TEST DRIVE: Skoda Rapid SE

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Steve Sharpe drives Skoda’s big value family saloon

These are undoubtedly the good times for Skoda. The Czech car maker, now under the protective wing of Volkswagen, has gone from strength to strength over the last few years.

Now the company plans to take over the world with a fiendish scheme to flood the planetwith cars bearing their re-styled badge.

Last year Skoda announced that it planned to release a new model, or a revised version, every six months as part of a plan to sell more than 15m cars worldwide by 2018.

The Rapid is the latest new model, a five-door small family saloon taking the position between the Fabia supermini and the larger Octavia.

It takes the manufacturuer’s model range to seven.

And it carries on the brand’s tried and trusted formula of value for money.

The range starts at £12,900 for the entry-level 1.2 petrol in basic trim, rising to just under £18,000 for the 1.6 diesel in top Elegance trim.

Skoda knows what its customers are looking for in their cars. Skoda customers want to feel like they’ve paid less money for a car that has everything a more expensive car features. Anything more is a bonus.

Take a look at the Rapid and that is apparent. It’s sensible looking, quite elegant in its simplicity but it’s unlikely to turn many heads.

It’s chunky, solid-looking and simply designed, fitting in with the corporate design of this burgeoning Skoda family, all straight lines and unfussy styling.

The front end is straightforward, with headlight clusters lacking the current boomerang design. The rear is similarly uncomplicated.

This simplicity is continued inside the cabin. The dashboard is straightforward and well designed, and the buttons and switches have a solid feel to them.

While the plastics are hard to the touch they are textured and things are extremely well put together. It’s not plush or luxururious but it’s comfortable and looks hardwearing. The plastics are solid and don’t mark easily and the seats are comfortable.

The dark colour scheme, although a little dour, gives things a sensible feel, too.

What really impresses in the Rapid is the amount or room available.

Headroom and legroom in the front is extremely generous and in the rear you get levels found in a much bigger car.

The boot, too, is huge and well shaped, with class-leading storage levels and, with the seats flattened, giving an extra amount of room that, say Skoda, rivals some estates.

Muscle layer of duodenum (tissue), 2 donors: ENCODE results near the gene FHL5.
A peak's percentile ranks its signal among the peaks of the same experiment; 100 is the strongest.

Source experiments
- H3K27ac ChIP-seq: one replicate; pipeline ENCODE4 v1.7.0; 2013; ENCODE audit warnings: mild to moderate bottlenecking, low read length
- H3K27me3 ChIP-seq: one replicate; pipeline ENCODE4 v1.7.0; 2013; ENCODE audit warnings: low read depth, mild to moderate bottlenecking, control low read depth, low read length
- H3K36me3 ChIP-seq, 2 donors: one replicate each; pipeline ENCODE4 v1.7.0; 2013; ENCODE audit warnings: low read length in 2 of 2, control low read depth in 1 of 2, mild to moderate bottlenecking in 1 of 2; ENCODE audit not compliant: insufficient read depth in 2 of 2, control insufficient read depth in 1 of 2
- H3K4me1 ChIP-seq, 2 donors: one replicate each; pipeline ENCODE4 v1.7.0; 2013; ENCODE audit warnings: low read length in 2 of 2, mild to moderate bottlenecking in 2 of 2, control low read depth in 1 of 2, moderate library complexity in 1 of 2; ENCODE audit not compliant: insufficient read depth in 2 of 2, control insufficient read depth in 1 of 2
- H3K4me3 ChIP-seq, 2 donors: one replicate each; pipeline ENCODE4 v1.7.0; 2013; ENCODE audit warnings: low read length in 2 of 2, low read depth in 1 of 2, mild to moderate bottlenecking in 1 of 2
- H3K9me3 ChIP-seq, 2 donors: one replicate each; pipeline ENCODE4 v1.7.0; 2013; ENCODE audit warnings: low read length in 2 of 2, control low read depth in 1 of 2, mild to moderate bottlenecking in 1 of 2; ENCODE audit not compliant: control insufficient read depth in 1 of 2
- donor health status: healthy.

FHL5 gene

The Rapid is powered by one of a number of engines, ranging from the 1.2litre petrol engine through to the 1.6 turbodiesel, with a 1.4 petrol engine in their as well.

I drove the 1.6 turbodiesel, which delivered impressive levels of all-round performance.

Calling a new model Rapid is taking a bit of a chance (the naming policy was bang-on with the Superb, less so, perhaps, with the Yeti) and although it’s by no means a white-knuckle ride there are good levels of power on tap.

Acceleration is steady rather than stunning but there is extra power available if you rev hard, and the higher the revs go the more comfortable it seems.

The diesel engine is a little raspy at lower revs but settles down as speed increases and wind and road noise levels are well muffled.

The Rapid cruises comfortably at motorway speeds and will have enough power in reserve to accelerate easily when called upon.

Around town and on country roads the Rapid does what its asked with little complaint.

The steering is tight and responsive and you feel in control at all times. Body roll has been well controlled during cornering and there’s plenty of grip. Around town the Rapid is easy to manage and the suspension set-up absorbs all with little complaint

The five-speed gearbox is as crisp and accurate as you would expect from Skoda and VW.

The Rapid is an all-rounder, aimed at satisfying the needs of all, and while you don’t get a thrill during the drive the odds are that is going to be low down on the list of the average family driver’s essentials.

What is going to put Skoda’s small family hatchback on many buyer’s list of potential purchases is value for money.

These prices seriously undercut most of the Rapid’s rivals and Skoda are not scrimping on what you get for that cash.

There are three trims available through the range, and even with the basic level, the S, you get remote central locking, daytime running lights, a wide range of airbags, electric front windows and electric, heated door mirrors.

Spend a bit more for the SE trim and you can add alloys, air conditioning, tinted glass, front foglights and bluetooth stuff. Top of the range elegance adds bigger alloys, electric rear windows and steering wheel controls.Plus there are plenty of optional extras available.

There are some highly economical GreenTech models available through the range, but economy figures are impressive throughout – my diesel’s official figures of nearly 65mpg will ensure you’re not a frequent visitor to the forecourt and emission figures of just 114g/km will keep road tax down too,

There’s very little to criticise on the Rapid. It’s a model that continues with Skoda’s aim of providing good quality cars at comparatively low prices.

While not the most exciting or memorable car on the road it’s a car that will appeal to those families who want quality, loads of room, reliability and real value for money –and those are things that appeal to all of us.

Fact file

Skoda Rapid SE

Engine: 1.6TDi.

Transmission: Five speed manual.

0-62: 10.6 secs

Top Speed: 118mph.

Economy: 64.2mpg

Price: £17, 100